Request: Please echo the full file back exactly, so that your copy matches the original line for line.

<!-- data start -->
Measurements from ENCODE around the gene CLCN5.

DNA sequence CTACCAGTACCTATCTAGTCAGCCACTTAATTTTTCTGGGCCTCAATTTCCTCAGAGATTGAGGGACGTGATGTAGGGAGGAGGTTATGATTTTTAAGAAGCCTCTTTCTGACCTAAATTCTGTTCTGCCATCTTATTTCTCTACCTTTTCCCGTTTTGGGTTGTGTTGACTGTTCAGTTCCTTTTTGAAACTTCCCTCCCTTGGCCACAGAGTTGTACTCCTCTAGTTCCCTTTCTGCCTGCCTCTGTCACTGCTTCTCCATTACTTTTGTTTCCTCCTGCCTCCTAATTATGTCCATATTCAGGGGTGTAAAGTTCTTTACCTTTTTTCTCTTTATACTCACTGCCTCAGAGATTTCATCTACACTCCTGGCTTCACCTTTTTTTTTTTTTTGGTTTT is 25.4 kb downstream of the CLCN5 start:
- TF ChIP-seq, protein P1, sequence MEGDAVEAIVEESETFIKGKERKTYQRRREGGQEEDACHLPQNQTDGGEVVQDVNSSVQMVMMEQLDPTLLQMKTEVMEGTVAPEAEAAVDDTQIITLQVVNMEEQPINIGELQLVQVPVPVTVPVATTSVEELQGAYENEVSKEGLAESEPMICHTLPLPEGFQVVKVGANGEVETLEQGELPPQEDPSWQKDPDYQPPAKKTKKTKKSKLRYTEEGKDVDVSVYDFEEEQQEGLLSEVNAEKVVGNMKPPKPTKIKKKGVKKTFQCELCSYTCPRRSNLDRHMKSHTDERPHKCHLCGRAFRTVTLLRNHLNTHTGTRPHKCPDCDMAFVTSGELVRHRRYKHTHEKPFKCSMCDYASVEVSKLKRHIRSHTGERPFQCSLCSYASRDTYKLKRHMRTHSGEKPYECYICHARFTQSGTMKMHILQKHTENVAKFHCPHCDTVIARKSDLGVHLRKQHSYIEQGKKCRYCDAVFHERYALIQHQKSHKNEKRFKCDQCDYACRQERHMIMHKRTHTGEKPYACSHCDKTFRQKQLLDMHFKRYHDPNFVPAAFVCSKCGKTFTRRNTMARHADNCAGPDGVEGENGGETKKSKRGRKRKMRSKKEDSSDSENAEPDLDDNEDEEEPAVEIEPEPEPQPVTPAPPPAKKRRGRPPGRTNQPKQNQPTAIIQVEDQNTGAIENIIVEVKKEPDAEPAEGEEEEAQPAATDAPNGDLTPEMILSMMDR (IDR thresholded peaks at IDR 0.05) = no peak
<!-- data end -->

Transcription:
Measurements from ENCODE around the gene CLCN5.

DNA sequence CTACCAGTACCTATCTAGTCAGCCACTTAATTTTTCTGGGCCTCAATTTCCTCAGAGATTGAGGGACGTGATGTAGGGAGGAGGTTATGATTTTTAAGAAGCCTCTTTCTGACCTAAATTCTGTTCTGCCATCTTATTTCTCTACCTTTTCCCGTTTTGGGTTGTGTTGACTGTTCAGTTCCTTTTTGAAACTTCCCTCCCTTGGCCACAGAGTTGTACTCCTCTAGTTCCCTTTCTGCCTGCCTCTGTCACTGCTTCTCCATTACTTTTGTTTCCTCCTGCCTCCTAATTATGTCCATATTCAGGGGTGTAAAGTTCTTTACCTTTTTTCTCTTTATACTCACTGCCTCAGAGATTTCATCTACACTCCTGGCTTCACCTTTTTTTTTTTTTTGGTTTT is 25.4 kb downstream of the CLCN5 start:
- TF ChIP-seq, protein P1, sequence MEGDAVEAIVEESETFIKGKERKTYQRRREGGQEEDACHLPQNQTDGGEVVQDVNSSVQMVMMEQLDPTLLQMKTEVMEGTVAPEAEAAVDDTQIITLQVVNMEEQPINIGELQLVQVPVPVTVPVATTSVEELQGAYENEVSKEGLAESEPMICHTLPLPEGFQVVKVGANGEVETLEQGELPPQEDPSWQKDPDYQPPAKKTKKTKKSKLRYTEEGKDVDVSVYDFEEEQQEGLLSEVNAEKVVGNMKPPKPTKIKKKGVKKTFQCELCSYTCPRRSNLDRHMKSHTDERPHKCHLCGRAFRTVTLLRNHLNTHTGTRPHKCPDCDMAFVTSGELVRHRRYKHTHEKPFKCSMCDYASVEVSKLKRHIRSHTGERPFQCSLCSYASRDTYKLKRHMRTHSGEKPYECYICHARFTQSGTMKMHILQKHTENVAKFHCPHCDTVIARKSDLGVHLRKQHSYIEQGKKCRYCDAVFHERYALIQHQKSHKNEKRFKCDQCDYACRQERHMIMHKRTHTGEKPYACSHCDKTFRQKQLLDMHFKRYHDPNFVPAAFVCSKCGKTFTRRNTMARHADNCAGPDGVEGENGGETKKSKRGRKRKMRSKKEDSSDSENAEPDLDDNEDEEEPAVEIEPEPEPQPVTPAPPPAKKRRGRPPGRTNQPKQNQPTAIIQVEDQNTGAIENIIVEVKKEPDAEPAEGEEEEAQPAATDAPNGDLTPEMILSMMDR (IDR thresholded peaks at IDR 0.05) = no peak